Do I Need to Pay for Maintenance Issues not Described in the Easement? Does my Neighbor Pay?

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“We live on a large, forest-like parcel in California, covered with trees, down a long private road. We share a reciprocal driveway easement with our neighbors, they park on our property and we drive across theirs. The easement documentation provides that we share in the costs of paving the easement. It does not address trees or other maintenance issues.

[NOTE: Articles and answers on DearEsq., while written and published by lawyers, do not constitute legal advice, and no attorney-client relationship is formed by your reading of this information. You should always consult with an attorney for any legal situations.]

Some of our trees hanging over the area where they park have old, thick branches that could fall and damage their cars. Who is responsible for trimming the trees and keeping them safe?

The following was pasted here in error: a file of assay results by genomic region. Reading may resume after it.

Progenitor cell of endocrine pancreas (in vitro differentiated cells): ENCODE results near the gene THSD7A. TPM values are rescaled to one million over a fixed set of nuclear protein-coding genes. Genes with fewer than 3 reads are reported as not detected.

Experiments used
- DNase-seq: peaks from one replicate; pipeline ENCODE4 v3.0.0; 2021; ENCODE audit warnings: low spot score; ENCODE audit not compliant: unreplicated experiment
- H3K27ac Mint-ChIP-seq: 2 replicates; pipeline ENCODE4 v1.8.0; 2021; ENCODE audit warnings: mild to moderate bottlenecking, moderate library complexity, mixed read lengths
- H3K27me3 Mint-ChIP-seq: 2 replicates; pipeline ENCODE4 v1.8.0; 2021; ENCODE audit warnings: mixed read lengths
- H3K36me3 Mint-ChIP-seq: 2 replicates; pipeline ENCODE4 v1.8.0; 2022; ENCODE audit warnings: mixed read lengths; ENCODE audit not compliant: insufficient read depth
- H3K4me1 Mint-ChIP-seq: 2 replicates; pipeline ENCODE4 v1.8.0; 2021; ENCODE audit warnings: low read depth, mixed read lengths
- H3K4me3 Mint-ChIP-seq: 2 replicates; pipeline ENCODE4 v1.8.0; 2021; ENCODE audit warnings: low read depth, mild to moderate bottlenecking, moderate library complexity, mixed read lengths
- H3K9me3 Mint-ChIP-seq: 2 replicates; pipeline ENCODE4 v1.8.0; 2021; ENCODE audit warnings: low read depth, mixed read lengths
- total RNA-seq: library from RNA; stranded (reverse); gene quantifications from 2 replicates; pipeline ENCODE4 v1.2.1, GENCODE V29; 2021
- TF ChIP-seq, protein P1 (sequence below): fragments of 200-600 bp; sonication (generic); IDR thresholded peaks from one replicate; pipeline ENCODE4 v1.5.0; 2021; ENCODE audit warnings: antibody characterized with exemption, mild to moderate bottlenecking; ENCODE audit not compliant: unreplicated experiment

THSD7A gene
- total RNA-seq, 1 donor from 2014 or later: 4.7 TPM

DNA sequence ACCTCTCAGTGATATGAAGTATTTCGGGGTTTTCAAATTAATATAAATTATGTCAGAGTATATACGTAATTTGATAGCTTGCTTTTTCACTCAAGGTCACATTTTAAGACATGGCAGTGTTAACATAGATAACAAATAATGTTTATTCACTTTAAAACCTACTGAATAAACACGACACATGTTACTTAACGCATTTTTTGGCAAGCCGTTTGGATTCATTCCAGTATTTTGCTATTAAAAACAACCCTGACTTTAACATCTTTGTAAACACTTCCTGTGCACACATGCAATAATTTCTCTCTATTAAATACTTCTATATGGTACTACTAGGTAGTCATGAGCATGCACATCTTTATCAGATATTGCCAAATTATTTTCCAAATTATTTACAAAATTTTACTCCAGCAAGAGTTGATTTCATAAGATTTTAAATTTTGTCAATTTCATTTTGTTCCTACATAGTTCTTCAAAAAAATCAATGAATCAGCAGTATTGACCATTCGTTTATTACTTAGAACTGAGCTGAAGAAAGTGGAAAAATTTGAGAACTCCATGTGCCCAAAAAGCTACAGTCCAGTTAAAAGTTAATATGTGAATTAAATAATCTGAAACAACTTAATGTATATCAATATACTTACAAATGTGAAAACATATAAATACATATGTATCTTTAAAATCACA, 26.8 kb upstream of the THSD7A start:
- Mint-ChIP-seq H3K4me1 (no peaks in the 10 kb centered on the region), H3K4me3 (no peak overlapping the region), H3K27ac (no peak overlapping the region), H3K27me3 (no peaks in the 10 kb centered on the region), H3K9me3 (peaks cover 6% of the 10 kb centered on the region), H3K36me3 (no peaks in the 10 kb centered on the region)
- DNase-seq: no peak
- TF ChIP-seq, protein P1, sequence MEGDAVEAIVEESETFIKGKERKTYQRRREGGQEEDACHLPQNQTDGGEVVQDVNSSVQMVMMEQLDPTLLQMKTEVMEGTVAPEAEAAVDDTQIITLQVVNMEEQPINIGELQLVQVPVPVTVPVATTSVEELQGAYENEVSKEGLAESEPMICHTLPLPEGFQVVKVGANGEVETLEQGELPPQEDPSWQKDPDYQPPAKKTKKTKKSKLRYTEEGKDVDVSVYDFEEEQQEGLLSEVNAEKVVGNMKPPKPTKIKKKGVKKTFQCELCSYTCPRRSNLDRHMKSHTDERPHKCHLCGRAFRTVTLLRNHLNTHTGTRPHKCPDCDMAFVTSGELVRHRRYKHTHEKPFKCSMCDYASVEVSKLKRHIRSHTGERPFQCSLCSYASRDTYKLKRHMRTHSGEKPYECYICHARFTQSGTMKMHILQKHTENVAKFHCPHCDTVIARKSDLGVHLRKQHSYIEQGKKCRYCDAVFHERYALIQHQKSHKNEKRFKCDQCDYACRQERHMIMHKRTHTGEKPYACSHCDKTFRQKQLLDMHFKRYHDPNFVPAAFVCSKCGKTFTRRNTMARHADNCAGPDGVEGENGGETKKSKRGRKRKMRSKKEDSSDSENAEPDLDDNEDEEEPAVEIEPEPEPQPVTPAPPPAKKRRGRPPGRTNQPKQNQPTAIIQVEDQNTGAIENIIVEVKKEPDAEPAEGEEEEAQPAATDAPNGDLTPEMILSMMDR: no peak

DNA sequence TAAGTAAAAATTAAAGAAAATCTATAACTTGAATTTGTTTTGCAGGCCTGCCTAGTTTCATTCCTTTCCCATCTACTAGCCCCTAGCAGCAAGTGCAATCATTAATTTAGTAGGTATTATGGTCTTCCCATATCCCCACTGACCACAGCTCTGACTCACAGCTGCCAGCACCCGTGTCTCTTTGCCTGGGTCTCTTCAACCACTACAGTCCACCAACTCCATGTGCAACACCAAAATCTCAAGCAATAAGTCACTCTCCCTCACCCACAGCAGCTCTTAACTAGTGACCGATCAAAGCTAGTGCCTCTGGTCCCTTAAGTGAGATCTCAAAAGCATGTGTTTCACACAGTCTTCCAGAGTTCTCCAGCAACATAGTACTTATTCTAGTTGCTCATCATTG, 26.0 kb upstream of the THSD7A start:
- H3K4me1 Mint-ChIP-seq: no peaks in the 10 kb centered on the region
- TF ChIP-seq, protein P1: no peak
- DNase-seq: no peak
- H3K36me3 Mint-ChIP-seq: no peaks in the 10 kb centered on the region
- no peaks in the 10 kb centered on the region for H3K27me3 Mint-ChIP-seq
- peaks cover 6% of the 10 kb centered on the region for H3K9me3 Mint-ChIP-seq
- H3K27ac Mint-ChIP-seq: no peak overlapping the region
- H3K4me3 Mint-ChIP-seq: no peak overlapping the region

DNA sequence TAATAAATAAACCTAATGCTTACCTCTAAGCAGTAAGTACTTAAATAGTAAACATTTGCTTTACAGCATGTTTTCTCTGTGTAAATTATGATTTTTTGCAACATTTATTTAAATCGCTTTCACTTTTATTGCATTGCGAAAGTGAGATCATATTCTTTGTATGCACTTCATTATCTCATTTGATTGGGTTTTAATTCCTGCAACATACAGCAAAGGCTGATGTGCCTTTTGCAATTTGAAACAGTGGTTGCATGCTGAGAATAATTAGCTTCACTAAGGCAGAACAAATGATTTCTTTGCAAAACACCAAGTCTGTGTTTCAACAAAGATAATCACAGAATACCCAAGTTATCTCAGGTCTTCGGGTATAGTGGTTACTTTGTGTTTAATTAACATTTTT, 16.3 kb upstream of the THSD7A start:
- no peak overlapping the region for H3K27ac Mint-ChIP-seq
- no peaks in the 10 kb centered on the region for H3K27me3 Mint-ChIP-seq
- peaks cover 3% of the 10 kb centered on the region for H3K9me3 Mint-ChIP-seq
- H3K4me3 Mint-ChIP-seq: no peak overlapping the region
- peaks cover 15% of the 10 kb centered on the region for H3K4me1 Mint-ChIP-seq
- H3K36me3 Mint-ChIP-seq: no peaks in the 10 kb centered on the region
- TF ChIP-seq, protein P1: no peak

I have learned that trimming trees endangering a neighbor’s home is the tree-owner’s responsibility, and we own the trees. But the only danger here arises through our neighbors’ easement, and I have learned (from your website, thanks for the great information!!!) that maintaining an easement is the beneficiary’s responsibility. Which of these laws governs here? Note that the area around where they park (on our property) is fenced for their benefit, so we don’t have easy access to this area. But for the easement, this area would be unkempt wilderness.”

That’s a really good question–which is lawyer-speak for I don’t know the answer for sure. My educated guess would be that you are responsible as owners of the tree, since tree-trimming isn’t usually what is thought of in terms of maintaining an easement. That doesn’t mean that you can’t agree with your neighbor on some cost-sharing, since the trimming would be primarily for their benefit.

If all else fails, though, consider this: If nobody trims the trees and a branch destroys a car (or heaven forbid injures someone), do you think your homeowner’s insurance won’t step up? In other words, the liability is yours, so you should take reasonable steps to limit it.



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Author: House Attorney

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